Chris Ballard echoes Mike Tomlin; NFL teams should want volunteers, not hostages

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A trend has emerged in the NFL, with teams abandoning the “play for us or play for no one” attitude toward unhappy players and facilitating their departures for a team they’d rather play. The Colts benefited from that approach in March, through the ability to trade for quarterback Matt Ryan.

Earlier this week, I asked Colts GM Chris Ballard about the willingness of teams to move from unhappy players. Ballard borrowed a line from Pittsburgh’s coach, who made it clear repeatedly that he prefers volunteers to hostages.

“Mike Tomlin says it’s best,” Ballard explained. “I always say, ‘You want volunteers.’ You want people that want to be here. So when you get a player who doesn’t want to be in your organization anymore, you can play hardball – which sometimes we all do – but you want volunteers. You want people who want to be here.

“Like the one good thing about the NFL and just football in general, like a team still wins. Team still wins. Every player’s important. But them coming together and playing for each other, that still wins. And this is the great thing about our game. And I think what it does give it such a great parity in our league. The teams that figure it out, come together, they are usually the teams that end up winning. “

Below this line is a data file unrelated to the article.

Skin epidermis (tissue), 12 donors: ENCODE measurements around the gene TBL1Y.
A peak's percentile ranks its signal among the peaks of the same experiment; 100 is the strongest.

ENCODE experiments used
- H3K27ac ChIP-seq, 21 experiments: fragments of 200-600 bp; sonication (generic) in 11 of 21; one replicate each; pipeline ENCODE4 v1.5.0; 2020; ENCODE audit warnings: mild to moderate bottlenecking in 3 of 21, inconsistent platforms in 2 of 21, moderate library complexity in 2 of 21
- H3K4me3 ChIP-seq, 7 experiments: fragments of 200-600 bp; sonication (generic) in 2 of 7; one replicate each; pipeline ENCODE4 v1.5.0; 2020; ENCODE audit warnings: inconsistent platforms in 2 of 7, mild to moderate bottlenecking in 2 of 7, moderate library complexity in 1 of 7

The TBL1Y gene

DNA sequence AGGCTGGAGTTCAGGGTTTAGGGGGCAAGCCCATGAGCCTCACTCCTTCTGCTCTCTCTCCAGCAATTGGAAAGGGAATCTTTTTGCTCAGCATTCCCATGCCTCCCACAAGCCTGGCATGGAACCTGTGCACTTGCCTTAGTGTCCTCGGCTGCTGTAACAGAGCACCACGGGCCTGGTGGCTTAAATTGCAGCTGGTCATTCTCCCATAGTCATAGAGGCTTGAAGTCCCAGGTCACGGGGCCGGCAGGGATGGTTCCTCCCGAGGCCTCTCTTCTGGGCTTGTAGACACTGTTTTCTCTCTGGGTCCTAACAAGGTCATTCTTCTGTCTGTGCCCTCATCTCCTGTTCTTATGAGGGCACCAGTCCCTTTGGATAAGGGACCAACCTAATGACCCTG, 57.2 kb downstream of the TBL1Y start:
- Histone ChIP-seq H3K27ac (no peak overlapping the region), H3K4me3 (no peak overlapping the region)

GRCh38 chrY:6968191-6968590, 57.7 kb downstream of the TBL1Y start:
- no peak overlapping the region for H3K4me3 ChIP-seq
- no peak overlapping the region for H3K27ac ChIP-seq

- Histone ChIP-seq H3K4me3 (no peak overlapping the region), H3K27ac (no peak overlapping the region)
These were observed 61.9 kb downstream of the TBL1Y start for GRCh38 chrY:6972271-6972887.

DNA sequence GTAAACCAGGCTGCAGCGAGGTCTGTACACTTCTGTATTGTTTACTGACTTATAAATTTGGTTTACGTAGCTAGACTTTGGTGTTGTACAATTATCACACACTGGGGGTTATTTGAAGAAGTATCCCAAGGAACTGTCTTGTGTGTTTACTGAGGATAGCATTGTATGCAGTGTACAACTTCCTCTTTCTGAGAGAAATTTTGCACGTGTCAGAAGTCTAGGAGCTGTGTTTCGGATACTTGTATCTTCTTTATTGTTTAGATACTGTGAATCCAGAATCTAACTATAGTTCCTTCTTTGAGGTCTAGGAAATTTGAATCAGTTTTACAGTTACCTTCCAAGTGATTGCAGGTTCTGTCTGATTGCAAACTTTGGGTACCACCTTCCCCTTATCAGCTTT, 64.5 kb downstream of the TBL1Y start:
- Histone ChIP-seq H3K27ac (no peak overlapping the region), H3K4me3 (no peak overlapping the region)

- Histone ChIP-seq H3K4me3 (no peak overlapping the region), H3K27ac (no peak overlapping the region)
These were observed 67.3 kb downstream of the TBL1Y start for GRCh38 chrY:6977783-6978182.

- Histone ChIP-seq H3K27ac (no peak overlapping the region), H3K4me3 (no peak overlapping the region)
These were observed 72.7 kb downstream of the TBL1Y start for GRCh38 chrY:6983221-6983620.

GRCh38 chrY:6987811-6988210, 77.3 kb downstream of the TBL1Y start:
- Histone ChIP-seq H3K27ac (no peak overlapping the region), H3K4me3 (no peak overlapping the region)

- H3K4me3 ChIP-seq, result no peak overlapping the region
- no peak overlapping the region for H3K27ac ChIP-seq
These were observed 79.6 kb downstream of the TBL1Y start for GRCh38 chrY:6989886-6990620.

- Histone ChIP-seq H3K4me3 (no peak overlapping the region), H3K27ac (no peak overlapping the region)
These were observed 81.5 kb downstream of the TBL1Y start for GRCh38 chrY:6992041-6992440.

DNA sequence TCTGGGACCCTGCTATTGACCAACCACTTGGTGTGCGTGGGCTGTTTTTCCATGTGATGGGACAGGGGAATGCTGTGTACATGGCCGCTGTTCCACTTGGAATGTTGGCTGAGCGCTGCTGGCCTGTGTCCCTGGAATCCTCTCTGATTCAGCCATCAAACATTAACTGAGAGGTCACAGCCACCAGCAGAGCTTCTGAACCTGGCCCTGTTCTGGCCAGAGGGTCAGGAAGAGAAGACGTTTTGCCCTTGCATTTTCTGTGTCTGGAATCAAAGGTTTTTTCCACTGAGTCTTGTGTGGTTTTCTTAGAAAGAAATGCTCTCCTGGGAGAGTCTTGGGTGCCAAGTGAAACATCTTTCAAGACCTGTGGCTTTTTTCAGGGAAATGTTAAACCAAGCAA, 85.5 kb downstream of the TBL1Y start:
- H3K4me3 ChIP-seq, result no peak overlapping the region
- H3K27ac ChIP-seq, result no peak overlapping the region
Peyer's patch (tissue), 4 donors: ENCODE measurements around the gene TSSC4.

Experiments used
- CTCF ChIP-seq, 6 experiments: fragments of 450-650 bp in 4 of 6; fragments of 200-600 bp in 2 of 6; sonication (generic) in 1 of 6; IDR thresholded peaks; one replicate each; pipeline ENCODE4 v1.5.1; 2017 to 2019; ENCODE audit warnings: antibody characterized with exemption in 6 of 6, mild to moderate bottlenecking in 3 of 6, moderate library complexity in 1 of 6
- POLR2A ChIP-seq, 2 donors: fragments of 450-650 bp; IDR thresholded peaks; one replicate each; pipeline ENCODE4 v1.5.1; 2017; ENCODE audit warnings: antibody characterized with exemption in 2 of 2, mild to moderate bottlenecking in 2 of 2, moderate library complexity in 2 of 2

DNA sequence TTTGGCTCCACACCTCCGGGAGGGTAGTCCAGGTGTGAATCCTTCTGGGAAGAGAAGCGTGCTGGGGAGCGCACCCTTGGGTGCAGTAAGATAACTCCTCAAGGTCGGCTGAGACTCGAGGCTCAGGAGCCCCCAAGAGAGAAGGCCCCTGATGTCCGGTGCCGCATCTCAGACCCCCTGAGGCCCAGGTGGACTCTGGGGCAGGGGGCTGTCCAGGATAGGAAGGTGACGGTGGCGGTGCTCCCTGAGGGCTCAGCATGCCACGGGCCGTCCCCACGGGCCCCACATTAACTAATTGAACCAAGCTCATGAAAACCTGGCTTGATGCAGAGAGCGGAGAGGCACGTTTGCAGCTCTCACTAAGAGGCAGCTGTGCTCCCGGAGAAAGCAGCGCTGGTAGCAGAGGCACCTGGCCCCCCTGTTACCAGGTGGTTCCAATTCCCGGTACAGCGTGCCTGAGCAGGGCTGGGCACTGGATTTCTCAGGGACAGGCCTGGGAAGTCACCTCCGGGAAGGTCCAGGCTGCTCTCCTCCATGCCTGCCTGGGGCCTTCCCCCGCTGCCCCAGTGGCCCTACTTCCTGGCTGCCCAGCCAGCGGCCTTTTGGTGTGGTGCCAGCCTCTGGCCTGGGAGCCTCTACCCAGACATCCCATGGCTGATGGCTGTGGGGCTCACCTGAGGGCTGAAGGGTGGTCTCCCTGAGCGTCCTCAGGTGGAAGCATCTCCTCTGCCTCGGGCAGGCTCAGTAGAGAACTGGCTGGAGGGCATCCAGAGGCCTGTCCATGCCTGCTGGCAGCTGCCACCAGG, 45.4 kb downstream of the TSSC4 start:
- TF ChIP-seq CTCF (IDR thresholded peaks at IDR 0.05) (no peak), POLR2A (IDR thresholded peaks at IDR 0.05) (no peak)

That ‘s the key. Having unhappy players in the building disrupts the very delicate yet critical balance that is required to play consistent winning football.

“It’s hard to win one game,” Ballard said. “Sometimes I think people forget that. Like just winning one game on Sunday is hard. And then to win enough to get into the playoffs and make a real push is very difficult. So everybody’s gotta be paddling in the same direction and working together to get that done. And it doesn’t take much to get off the boat if you don’t have that happening in your building. “

This is an important point. And it’s something the Browns need to consider as they figure out the future with Baker Mayfield. He doesn’t want to be on the team. The Browns don’t want him on the team. The best approach is to come up with a way to let him move on, because the Browns need him at this point.

They have enough distractions without him on the team. Forcing him to stick around when he doesn’t want to be there isn’t many things better. It will only make things worse.

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